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Taxi Driver (8-Feb-1976)

Director: Martin Scorsese

Writer: Paul Schrader

Music by: Bernard Herrmann

Producers: Michael Phillips; Julia Phillips

Keywords: Crime, Prostitution, Taxi, Pimps, New York

Suffering from insomnia, Vietnam War veteran Travis Bickle takes a job as a night taxi driver. Bickle's human interactions leave something to be desired; he takes Betsy, an attractive campaign worker, on an ill-advised date to an X-rated movie. Later he meets Iris, a 12-year-old prostitute played by Jodie Foster, and tries to extricate her from that life. Scorsese's masterpiece of alienation and isolation received Oscar nominations for Best Picture, Best Actor, Best Supporting Actress, and Best Original Score.

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NameOccupationBirthDeathKnown for
Victor Argo
5-Nov-1934 6-Apr-2004 Taxi Driver and Mean Streets
Peter Boyle
18-Oct-1935 12-Dec-2006 Young Frankenstein
Albert Brooks
22-Jul-1947   Broadcast News
Robert De Niro
17-Aug-1943   The Godfather: Part II
Jodie Foster
19-Nov-1962   The Silence of the Lambs
Harvey Keitel
13-May-1939   Pimp from Taxi Driver
Martin Scorsese
Film Director
17-Nov-1942   Taxi Driver
Cybill Shepherd
18-Feb-1950   Moonlighting
Joe Spinell
28-Oct-1936 13-Jan-1989 Frank Zito in Maniac


Robert De Niro   ...   Travis Bickle
Jodie Foster   ...   Iris
Albert Brooks   ...   Tom
Harvey Keitel   ...   Sport
Leonard Harris   ...   Charles Palantine
Peter Boyle   ...   Wizard
Cybill Shepherd   ...   Betsy
Diahnne Abbot   ...   Concession Girl
Frank Adu   ...   Angry Black Man
Victor Argo   ...   Melio
Gino Ardito   ...   Policeman at Rally
Garth Avery   ...   Iris' Friend
Harry Cohn   ...   Cabbie in Bellmore
Copper Cunningham   ...   Hooker in Cab
Brenda Dickson   ...   Soap Opera Woman
Harry Fischler   ...   Dispatcher
Nat Grant   ...   Stick-Up Man
Richard Higgs   ...   Tall Secret Service Man
Beau Kayser   ...   Soap Opera Man
Vic Magnotta   ...   Secret Service Photographer
Robert Maroff   ...   Mafioso
Norman Matlock   ...   Charlie T
Bill Minkin   ...   Tom's Assistant
Murray Mosten   ...   Iris' Timekeeper
Harry Northup   ...   Doughboy
Gene Palma   ...   Street Drummer
Cary Poe   ...   Campaign Worker
Steven Prince   ...   Andy, Gun Salesman
Peter Savage   ...   The John
Martin Scorsese   ...   Passenger Watching Silhouette
Robert Shields   ...   Palantine Aide
Ralph Singleton   ...   TV Interviewer
Joe Spinell   ...   Personnel Officer
Maria Turner   ...   Angry Hooker on Street
Robin Utt   ...   Campaign Worker


Review by Vamsee (posted on 15-Mar-2005)

Travis Bickle (Robert De Niro) is a Vietnam vet who works as a night-time taxi driver in New York City. He disgust for the low-life street thugs and pimps increases day-by-day. He woos Betsy (Cybill Shepherd), Senator Palantine's campaign worker. He screws up their first date by taking her out to a porno movie. Travis is also unsuccessful in persuading a child prostitute, Iris (Jodie Foster) to return to her parents.

Fed up of such a life, Travis buys four handguns and attempts to kill Senator Palantine. After the attempt fails, he now unleashes his hatred on the low-life of New York City.

Review by Walter Frith (posted on 7-Jun-2007)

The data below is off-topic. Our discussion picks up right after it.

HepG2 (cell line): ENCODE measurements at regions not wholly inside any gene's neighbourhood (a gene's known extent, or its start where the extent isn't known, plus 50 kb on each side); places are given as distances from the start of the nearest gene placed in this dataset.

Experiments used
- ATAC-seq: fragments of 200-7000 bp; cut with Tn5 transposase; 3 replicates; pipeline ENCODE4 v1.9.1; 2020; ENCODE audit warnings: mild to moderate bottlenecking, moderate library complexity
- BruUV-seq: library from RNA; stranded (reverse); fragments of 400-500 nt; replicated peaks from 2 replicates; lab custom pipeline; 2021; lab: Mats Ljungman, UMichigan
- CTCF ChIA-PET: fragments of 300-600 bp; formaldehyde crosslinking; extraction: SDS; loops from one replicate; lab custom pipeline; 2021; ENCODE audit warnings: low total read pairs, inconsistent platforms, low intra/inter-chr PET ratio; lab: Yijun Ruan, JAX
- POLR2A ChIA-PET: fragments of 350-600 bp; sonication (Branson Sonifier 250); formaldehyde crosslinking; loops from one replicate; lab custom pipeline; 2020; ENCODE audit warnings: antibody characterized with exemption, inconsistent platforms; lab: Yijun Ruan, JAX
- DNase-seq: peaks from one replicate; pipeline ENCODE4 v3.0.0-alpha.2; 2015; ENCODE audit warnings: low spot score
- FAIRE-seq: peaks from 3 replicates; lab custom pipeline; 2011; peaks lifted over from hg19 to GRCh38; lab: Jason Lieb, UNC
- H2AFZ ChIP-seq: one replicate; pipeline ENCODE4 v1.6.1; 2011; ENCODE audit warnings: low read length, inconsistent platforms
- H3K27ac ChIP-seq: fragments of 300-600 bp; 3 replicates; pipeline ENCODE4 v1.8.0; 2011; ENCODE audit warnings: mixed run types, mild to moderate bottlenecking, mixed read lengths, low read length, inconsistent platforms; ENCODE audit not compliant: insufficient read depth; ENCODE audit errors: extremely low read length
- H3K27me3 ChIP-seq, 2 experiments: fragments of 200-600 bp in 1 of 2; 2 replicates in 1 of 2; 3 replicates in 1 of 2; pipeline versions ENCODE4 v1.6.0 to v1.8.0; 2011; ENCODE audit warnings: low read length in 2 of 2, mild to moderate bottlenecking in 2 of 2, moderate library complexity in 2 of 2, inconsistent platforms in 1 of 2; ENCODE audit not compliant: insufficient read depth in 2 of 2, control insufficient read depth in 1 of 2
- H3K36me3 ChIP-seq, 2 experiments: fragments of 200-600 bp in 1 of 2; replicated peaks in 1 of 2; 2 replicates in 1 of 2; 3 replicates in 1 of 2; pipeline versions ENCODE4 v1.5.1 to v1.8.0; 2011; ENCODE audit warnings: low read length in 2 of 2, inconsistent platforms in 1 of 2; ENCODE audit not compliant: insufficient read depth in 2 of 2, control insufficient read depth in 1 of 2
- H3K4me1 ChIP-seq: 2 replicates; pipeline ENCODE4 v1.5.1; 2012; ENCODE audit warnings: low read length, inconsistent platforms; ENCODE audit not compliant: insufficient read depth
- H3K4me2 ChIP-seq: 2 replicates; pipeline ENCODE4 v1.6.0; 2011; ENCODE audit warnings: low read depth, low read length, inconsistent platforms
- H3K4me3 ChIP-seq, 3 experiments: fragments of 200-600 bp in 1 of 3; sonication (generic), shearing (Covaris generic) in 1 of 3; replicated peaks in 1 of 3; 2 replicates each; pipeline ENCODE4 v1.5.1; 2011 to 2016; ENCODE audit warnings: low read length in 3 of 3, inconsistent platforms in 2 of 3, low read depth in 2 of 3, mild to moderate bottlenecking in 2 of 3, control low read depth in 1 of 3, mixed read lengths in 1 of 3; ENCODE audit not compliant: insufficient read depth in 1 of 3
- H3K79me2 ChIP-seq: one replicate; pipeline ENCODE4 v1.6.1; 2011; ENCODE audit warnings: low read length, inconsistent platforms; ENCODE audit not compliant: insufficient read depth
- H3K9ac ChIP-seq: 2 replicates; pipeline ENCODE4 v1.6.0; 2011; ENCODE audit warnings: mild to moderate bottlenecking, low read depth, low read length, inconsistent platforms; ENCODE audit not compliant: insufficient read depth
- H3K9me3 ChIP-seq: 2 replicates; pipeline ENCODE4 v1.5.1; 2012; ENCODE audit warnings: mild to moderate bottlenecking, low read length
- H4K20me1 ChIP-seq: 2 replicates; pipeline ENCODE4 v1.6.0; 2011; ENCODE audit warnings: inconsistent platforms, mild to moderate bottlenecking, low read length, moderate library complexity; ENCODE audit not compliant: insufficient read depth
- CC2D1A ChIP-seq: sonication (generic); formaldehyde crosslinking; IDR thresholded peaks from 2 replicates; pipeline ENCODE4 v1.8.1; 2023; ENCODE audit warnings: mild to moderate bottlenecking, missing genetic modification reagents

One year after the United States had pulled out of Vietnam and the country had began of new era of recovery. At the tail end of this era, set in a time of one of the worst crime periods in the history of New York City and America in general was Martin Scorsese's 'Taxi Driver'. A landmark film that transformed stomach turning violence into art, confronted social issues many wanted to turn away from and made stars out of many of its cast members. Robert De Niro had already won an Oscar for 1974's 'The Godfather Part II' in the best supporting actor category and 'Taxi Driver' was his first Oscar nomination as best actor. His performance is one of hypnotic gore as he plays Travis Bickle, a taxi driver, and a lonely drifter without family or friends and a man who isn't evil, he just suffers from urban paranoia. He wants to save a 12 year old prostitute (Jodie Foster) from a sleazy life and return her to her parents in Pittsburgh, is tired of all street scum in general (not realizing later on the potential hypocrisy of his actions), and he executes an armed robber while defending a neighbourhood merchant who thanks him and through all of this, believes he is doing the right thing by planning to assassinate a leading candidate running for president. Travis plans the assassination for two reasons: he was scorned by a woman named Betsy (Cybil Sheppard), volunteering her services for the candidate, and to vent his disgust for a man working with her in the same cause (Albert Brooks). Travis draws a great deal of influence from a middle aged cabbie named Wizard (Peter Boyle) but uses that wisdom in a misguided fashion. If 'Taxi Driver' had been made just ten years earlier, it would have received an X rating by the American style of rating movies through the Motion Picture Association of America or it may have been banned altogether. It is still considered to have hard core violence in this the year 2000 and is not the least bit dated. This is Martin Scorsese's first truly great film. It is a landmark achievement. Many would say that Scorsese's first great film is 1973's Mean Streets' but as great a film as it is, it is considered more of a cult film among film historians than a mainstream Hollywood film. 'Taxi Driver' is hardly conventional film making but has garnered probably more controversy than most other films in the last thirty years. Film historian Leonard Maltin only rates it two stars out of four which was truly a surprise when I first read his review and the American Film Institute in 1998 rated it #47 on their top 100 list of greatest films ever made. Scorsese directs many scenes slowly and in a stiff manner, which works perfectly as the terror of its psychological qualities make it a full blooded horror film at times without monsters or elements of the paranormal. Also getting his first big break in this film is Harvey Keitel, who plays a street pimp and is one of the most slimy characters you will ever see in a film. My two favourite scenes in the film are, one, where Travis buys arms from a dealer who also trades in drugs and stolen automobiles. He shows Travis a suitcase full of firearms and Travis' seduction for these deadly weapons transforms him into a full workout mode to get his body into shape and fulfill the fantasies created by the dark side of his mind. The other killer scene actually unfolds several times as Travis performs his assassination rehearsal in front of a mirror where he repeats confrontational lines several times and it is a trademark scene of style that De Niro would uses several times in his career and it works every time. One thing that should be remembered from this film is how devastating the influence of film can be. John Hinckley Jr. said this film made him attempt to kill president Ronald Reagan in order to prove his love to Jodie Foster, who, as mentioned earlier, played a child prostitute in the film. Hinckley attempted to kill Reagan outside a Washington D.C. hotel on March 30, 1981. Reagan at first wasn't believed to have been shot because he didn't feel a thing. After a chest wound was discovered in the presidential limousine, Reagan was then rushed to the hospital and thankfully, made a full recovery. The 53rd annual Oscar telecast was delayed one day, to March 31, out of respect for the president. I've always found it strange that the 1970's, in my view, the most decadent and dreary decade of 20th century America, has produced the greatest films of the the 20th century. 'Taxi Driver' is certainly one of the greatest films ever made, not only because of its sheer attempt to go for the jugular, but because is celebrates a whole host of subjects which were brought to the attention of many who refused to believe or even know they were present in such a vile way within society. And many of Scorsese's small interjections of freakish characters, such as the one he plays as a well dressed man in the back of De Niro's cab who watches his wife in a strange apartment committing adultery and telling Travis how he plans to kill her, give the film the detail it needs and prevents his film from being a low level exploitation film and instead Scorsese elevates it into influential artistry. Visit FILM FOLLOW-UP by Walter Frith